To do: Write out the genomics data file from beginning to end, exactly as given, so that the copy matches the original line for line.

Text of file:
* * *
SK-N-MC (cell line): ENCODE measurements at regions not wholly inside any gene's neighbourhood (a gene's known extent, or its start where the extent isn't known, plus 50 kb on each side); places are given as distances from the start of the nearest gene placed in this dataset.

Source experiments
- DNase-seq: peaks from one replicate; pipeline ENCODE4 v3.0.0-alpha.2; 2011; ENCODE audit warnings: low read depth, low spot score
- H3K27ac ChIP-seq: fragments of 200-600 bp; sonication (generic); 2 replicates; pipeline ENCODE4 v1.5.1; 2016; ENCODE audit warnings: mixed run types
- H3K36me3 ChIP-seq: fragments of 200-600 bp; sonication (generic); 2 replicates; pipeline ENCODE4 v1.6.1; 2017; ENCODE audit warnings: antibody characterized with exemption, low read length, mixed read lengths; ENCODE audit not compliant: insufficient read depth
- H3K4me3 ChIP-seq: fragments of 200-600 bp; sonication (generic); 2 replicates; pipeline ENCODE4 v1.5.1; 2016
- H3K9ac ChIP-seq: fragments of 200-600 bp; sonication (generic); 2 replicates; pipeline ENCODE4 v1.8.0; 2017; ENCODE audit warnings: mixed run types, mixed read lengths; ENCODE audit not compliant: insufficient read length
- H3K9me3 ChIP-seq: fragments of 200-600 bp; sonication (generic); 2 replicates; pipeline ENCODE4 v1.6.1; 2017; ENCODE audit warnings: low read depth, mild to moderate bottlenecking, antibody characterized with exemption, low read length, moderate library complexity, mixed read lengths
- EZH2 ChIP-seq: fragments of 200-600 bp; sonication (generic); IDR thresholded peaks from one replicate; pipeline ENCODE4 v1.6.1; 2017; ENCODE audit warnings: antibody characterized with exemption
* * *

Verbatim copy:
SK-N-MC (cell line): ENCODE measurements at regions not wholly inside any gene's neighbourhood (a gene's known extent, or its start where the extent isn't known, plus 50 kb on each side); places are given as distances from the start of the nearest gene placed in this dataset.

Source experiments
- DNase-seq: peaks from one replicate; pipeline ENCODE4 v3.0.0-alpha.2; 2011; ENCODE audit warnings: low read depth, low spot score
- H3K27ac ChIP-seq: fragments of 200-600 bp; sonication (generic); 2 replicates; pipeline ENCODE4 v1.5.1; 2016; ENCODE audit warnings: mixed run types
- H3K36me3 ChIP-seq: fragments of 200-600 bp; sonication (generic); 2 replicates; pipeline ENCODE4 v1.6.1; 2017; ENCODE audit warnings: antibody characterized with exemption, low read length, mixed read lengths; ENCODE audit not compliant: insufficient read depth
- H3K4me3 ChIP-seq: fragments of 200-600 bp; sonication (generic); 2 replicates; pipeline ENCODE4 v1.5.1; 2016
- H3K9ac ChIP-seq: fragments of 200-600 bp; sonication (generic); 2 replicates; pipeline ENCODE4 v1.8.0; 2017; ENCODE audit warnings: mixed run types, mixed read lengths; ENCODE audit not compliant: insufficient read length
- H3K9me3 ChIP-seq: fragments of 200-600 bp; sonication (generic); 2 replicates; pipeline ENCODE4 v1.6.1; 2017; ENCODE audit warnings: low read depth, mild to moderate bottlenecking, antibody characterized with exemption, low read length, moderate library complexity, mixed read lengths
- EZH2 ChIP-seq: fragments of 200-600 bp; sonication (generic); IDR thresholded peaks from one replicate; pipeline ENCODE4 v1.6.1; 2017; ENCODE audit warnings: antibody characterized with exemption